If you have no bias to the output transistors, you will have a totally dead channel. It will literally act like an amp with blow output transistors. The usual clue that this is the issue (but not always!) is that the amp will power up, the protect relays will operate normally but you get no sound from the channel with the problem. If this amp will power up without going up in smoke, I'd turn her on and measure some voltages and check the output transistor bias as well as the bad channel's DC voltage at it's speaker output.
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Old 30th October 2009, 02:58 PM   #7
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cbdb: P2, P3 are not bias adjustments. They are current limit adjustments. P1 is the sole bias adjustment.

archangele: Missing output stage bias itself isn't enough for there to be no output. Distortion will be higher than normal, but there will be output. Missing input stage/VAS bias like you came across may cause loss of output however, or in some topologies, DC on the output. This is very common in the NAD304 for example where a resistor biasing the input stage tends to go open with age.

The schematic diagram has at least one error by the way - lower devices are shown as MJ15002 but should be MJ15001. There are no emitter resistors shown for the lower devices either which is a very bad idea. I'd either add some or rearrange the amplifier into a complementary configuration, which can be done with very small changes to get around this. (move D6 to R37 instead and connect PNP OPS bases to junction Q14:C - R36)

Last edited by megajocke; 30th October 2009 at 03:23 PM.
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Old 30th October 2009, 05:09 PM   #8
cbdb is offline cbdb  Canada
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megajocke: On second look they are current limit. But I think the error on the schematic isnt that there 1501s instead of 1502s but that the 1502s are just drawn as NPNs instead of PnPs with the emitters and collectors swaped. And then the 1Rs are on the emitters.
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Old 30th October 2009, 06:03 PM   #9
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I thought that was the case too at first, but take a look at where the bases connect: it's the wrong side of the driver transistor for a complementary output stage. It looks like the one who put in those values put in the wrong value by mistake, here's another thread about this amplifier model: Need some advice rebuilding/upgrading 2 power amps.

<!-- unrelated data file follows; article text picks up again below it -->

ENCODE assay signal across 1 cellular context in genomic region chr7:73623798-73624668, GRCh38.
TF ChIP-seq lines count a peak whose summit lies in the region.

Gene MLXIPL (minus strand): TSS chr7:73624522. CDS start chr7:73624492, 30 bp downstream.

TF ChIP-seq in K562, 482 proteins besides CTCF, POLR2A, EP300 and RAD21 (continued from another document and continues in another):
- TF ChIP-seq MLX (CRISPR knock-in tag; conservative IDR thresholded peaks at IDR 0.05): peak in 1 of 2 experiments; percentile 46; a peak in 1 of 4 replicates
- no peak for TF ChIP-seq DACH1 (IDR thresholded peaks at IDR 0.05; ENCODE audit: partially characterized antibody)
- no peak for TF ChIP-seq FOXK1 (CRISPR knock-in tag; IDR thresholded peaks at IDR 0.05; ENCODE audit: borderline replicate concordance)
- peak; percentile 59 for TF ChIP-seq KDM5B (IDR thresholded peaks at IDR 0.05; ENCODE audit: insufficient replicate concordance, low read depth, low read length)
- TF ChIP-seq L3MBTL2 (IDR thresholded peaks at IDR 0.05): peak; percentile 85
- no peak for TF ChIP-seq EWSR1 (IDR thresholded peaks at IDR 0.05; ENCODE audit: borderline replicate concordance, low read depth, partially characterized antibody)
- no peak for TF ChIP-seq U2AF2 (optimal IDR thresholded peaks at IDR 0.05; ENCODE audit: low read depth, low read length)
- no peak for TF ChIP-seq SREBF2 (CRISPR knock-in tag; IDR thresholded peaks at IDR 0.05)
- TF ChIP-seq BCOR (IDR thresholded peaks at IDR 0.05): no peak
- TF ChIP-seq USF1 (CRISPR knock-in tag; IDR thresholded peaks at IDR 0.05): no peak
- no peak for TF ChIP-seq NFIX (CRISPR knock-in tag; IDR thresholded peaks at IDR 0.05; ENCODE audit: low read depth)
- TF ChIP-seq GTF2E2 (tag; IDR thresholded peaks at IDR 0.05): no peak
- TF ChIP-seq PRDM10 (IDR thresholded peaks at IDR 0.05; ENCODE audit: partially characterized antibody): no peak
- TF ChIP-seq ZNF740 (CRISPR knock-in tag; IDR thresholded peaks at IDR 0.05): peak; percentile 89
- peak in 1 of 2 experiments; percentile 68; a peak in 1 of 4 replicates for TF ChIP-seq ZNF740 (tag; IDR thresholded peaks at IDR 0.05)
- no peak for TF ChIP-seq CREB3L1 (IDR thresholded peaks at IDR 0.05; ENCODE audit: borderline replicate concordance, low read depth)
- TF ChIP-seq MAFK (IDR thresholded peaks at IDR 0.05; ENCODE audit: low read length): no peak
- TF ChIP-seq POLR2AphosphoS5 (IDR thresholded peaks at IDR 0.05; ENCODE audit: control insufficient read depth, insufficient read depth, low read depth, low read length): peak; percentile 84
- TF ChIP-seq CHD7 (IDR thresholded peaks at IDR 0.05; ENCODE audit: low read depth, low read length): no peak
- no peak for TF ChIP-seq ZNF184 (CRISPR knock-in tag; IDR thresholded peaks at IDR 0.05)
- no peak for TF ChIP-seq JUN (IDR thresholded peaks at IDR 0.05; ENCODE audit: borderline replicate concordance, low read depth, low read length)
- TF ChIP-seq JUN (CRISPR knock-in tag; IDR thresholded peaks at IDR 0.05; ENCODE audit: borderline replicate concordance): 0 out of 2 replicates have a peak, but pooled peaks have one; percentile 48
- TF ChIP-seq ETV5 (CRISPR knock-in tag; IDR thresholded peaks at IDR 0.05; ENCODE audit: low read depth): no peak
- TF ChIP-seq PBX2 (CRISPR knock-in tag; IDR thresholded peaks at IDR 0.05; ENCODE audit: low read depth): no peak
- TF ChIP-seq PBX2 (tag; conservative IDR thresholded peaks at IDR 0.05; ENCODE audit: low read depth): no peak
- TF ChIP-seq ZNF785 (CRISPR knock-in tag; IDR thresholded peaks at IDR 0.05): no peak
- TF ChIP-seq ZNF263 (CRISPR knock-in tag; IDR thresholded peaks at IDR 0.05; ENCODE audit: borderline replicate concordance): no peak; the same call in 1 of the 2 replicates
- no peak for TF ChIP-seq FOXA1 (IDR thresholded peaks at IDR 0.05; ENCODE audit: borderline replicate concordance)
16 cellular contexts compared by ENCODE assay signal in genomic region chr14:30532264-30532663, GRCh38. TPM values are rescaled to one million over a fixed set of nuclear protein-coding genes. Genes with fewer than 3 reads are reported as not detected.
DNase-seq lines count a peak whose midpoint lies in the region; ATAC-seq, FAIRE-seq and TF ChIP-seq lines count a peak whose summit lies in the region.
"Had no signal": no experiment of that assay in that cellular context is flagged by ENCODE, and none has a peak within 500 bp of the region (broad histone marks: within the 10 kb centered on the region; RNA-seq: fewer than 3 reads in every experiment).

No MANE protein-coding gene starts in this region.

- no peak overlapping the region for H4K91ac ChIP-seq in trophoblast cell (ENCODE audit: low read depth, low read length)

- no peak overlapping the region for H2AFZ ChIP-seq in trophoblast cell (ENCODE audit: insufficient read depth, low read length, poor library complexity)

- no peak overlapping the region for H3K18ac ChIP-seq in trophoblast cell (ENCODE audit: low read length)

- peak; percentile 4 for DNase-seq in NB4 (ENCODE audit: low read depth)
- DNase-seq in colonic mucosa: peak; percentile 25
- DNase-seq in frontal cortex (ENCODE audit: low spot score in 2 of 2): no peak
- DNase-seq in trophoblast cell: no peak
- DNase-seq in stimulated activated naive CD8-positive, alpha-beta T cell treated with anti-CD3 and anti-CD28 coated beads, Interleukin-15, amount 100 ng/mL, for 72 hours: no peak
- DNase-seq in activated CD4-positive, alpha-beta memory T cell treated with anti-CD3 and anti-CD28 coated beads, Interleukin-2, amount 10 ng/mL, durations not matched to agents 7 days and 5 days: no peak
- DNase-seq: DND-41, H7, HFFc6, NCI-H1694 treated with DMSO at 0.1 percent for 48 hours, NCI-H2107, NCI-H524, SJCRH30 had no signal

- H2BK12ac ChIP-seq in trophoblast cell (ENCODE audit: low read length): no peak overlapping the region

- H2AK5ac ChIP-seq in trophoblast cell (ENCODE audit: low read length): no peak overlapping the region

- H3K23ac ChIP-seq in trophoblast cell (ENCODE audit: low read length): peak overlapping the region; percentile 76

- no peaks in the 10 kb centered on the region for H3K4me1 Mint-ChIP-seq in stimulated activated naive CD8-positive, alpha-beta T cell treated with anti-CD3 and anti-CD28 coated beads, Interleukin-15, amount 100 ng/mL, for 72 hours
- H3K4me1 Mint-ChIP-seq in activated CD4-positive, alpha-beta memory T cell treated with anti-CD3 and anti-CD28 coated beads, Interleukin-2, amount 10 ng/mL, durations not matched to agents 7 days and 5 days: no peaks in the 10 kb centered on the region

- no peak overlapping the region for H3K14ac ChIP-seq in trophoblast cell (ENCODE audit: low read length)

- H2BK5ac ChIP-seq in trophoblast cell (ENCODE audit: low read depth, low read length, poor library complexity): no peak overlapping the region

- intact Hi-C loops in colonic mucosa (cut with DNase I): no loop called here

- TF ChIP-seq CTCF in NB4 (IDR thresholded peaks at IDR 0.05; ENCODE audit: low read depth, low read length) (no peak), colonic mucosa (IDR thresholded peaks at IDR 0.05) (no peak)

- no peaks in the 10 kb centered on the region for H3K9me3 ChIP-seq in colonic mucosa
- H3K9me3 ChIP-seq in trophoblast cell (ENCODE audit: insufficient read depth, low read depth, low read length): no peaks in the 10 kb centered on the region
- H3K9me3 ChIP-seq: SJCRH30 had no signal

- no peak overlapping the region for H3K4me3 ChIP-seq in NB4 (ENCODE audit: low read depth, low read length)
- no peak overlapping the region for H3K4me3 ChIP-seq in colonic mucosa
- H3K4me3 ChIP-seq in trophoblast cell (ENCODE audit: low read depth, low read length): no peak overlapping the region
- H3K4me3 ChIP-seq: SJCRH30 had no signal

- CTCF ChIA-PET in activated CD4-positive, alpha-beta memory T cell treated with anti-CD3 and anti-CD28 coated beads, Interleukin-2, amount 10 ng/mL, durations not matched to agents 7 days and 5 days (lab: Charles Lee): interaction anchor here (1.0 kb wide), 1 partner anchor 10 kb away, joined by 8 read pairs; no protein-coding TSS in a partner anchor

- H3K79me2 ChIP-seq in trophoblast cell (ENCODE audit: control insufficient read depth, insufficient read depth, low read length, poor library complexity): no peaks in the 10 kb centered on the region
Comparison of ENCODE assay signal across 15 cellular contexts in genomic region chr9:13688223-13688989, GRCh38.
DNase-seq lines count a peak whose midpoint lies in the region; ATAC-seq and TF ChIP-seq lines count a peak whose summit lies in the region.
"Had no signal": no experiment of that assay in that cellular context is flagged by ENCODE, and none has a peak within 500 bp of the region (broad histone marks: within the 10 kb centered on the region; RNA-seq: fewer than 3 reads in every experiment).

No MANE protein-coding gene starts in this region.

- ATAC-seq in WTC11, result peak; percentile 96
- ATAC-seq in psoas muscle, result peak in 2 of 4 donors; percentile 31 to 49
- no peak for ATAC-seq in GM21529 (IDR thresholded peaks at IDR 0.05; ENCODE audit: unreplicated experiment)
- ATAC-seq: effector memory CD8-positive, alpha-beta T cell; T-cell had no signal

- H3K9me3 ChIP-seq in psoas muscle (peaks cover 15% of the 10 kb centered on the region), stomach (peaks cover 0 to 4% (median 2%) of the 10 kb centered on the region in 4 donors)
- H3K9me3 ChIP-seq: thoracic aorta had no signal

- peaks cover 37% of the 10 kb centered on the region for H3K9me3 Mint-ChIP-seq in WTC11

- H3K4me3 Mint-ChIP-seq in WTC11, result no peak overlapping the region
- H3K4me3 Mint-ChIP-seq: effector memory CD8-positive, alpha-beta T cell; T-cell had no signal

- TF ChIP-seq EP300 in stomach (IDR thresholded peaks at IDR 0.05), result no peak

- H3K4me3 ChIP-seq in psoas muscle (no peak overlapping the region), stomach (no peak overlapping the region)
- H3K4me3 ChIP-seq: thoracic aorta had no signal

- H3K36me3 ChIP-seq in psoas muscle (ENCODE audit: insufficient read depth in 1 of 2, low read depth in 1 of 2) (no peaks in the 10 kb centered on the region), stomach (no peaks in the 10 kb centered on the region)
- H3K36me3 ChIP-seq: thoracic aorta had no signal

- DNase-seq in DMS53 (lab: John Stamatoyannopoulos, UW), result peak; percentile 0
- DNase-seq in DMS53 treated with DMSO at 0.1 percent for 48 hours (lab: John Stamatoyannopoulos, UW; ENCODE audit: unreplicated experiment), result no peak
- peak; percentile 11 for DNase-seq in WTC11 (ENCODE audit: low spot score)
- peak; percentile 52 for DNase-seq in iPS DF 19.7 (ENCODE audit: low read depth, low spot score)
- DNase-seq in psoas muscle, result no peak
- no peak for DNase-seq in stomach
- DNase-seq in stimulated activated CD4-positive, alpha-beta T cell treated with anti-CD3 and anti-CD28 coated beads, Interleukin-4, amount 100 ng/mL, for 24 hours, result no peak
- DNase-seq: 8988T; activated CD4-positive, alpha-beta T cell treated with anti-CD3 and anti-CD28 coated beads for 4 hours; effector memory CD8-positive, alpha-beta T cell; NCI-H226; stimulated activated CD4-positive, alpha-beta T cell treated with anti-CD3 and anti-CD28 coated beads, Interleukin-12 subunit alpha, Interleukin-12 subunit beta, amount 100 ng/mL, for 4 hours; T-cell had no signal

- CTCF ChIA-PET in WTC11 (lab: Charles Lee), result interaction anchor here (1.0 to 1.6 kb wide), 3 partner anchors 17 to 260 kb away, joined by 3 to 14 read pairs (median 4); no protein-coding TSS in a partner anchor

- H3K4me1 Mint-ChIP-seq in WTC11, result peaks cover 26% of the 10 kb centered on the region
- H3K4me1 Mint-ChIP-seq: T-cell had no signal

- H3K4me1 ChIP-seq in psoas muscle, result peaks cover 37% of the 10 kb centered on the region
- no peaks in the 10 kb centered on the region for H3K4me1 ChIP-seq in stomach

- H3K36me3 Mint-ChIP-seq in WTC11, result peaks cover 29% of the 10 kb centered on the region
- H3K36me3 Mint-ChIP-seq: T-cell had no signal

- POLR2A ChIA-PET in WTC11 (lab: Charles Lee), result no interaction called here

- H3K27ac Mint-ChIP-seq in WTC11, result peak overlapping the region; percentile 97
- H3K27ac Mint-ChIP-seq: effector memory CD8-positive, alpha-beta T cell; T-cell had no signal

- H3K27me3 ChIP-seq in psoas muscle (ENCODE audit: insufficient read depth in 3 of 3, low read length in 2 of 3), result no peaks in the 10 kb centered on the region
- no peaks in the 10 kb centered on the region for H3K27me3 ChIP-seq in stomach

If I were to work on one of these I would either change it to complementary connection or at least add some emitter resistors, if the manufacturer hasn't already done so in a circuit revision update.

Last edited by megajocke; 30th October 2009 at 06:05 PM.
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Old 30th October 2009, 06:13 PM   #10
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Don`t measure the power transistors with multimeter when finding replacement power transistors! It`s recommended to use two ampermetres(one for base current -bias and the second for collector current..put the transistor when measuring into nearly this situation where it is in Your PA scematic( voltage of EMITTER-COLLECTOR ,emitter resistance + dc (active resistance) of speaker....), ... find some two potentiometres(ca 100-470kiloohms & 1-10kiloohms) for biasing base current serially connected with those potentiometres and then bigger amperemeter connect to collector ...and power supply.. .Measuring the H21 parametre alias beta must be done quicly when there is You transistor not mounted to heatsink or vice versa. You must remember that hfe gain([I collector/I base ) is far different from the data You get when measuring with low voltage&current multimeter comparing the the real situation where transistor is working in Your power amplifier...
Greetigs and wishing well
Hannes